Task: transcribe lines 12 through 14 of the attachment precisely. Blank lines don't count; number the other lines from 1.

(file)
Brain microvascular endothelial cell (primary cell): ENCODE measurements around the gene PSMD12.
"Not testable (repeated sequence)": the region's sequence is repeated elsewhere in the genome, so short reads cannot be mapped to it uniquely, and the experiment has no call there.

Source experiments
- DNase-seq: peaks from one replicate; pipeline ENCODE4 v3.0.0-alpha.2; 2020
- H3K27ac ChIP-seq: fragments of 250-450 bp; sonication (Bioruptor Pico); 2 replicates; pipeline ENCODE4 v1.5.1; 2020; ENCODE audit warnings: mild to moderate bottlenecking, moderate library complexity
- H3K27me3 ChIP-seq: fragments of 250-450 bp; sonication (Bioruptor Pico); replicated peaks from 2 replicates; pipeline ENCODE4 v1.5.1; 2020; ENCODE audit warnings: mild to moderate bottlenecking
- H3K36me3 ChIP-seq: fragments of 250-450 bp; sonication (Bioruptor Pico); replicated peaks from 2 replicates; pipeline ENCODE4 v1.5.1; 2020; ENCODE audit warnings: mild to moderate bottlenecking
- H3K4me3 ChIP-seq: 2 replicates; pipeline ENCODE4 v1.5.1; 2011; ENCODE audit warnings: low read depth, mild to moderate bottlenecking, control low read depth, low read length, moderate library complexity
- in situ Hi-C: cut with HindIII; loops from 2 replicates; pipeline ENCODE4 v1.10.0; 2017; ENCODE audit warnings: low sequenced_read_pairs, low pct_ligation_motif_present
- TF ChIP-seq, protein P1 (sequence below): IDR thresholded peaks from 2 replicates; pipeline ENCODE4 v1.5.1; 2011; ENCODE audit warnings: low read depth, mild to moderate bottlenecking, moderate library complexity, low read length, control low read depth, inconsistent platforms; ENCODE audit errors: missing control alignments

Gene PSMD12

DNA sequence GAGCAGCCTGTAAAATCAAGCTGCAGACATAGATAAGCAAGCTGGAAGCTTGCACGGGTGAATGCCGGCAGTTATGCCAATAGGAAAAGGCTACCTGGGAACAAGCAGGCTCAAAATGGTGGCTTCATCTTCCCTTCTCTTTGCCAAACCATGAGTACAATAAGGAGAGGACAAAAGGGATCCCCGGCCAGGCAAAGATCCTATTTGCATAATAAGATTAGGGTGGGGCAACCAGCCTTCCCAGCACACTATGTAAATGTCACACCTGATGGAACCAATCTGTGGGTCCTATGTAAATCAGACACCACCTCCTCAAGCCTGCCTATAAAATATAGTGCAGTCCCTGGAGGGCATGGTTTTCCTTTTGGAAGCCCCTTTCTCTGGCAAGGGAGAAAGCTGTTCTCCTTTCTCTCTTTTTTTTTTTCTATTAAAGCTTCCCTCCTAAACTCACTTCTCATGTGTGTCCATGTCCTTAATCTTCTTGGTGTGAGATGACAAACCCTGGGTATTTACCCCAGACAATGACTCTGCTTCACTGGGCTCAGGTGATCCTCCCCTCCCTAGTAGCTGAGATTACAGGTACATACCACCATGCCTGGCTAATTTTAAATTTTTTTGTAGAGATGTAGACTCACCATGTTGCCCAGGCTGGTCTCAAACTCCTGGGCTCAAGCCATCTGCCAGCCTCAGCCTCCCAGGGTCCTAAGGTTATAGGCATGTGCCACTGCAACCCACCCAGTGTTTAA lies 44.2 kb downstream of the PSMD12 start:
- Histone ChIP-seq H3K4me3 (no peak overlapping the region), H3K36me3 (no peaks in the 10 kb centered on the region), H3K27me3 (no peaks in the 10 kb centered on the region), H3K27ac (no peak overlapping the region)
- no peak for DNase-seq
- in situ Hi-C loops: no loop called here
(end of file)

DNA sequence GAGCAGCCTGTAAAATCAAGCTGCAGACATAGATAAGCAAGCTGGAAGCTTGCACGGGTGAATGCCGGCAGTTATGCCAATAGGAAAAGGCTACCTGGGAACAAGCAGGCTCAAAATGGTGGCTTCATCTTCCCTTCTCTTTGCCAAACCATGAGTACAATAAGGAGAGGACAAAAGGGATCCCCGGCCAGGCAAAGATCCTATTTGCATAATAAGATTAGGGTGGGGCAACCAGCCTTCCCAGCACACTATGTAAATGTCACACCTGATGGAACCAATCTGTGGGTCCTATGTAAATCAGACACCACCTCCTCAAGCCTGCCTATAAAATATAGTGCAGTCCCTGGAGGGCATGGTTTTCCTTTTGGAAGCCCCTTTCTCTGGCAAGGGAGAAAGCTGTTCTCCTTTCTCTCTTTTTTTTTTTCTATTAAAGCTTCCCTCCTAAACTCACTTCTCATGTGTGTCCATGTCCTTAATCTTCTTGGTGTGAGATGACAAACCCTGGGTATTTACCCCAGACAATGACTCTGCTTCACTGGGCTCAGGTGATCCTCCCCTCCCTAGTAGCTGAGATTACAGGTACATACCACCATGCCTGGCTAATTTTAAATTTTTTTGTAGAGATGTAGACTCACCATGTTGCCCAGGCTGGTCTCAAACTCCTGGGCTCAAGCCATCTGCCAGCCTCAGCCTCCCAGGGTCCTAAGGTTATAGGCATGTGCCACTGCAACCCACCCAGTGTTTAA lies 44.2 kb downstream of the PSMD12 start:
- Histone ChIP-seq H3K4me3 (no peak overlapping the region), H3K36me3 (no peaks in the 10 kb centered on the region), H3K27me3 (no peaks in the 10 kb centered on the region), H3K27ac (no peak overlapping the region)
- no peak for DNase-seq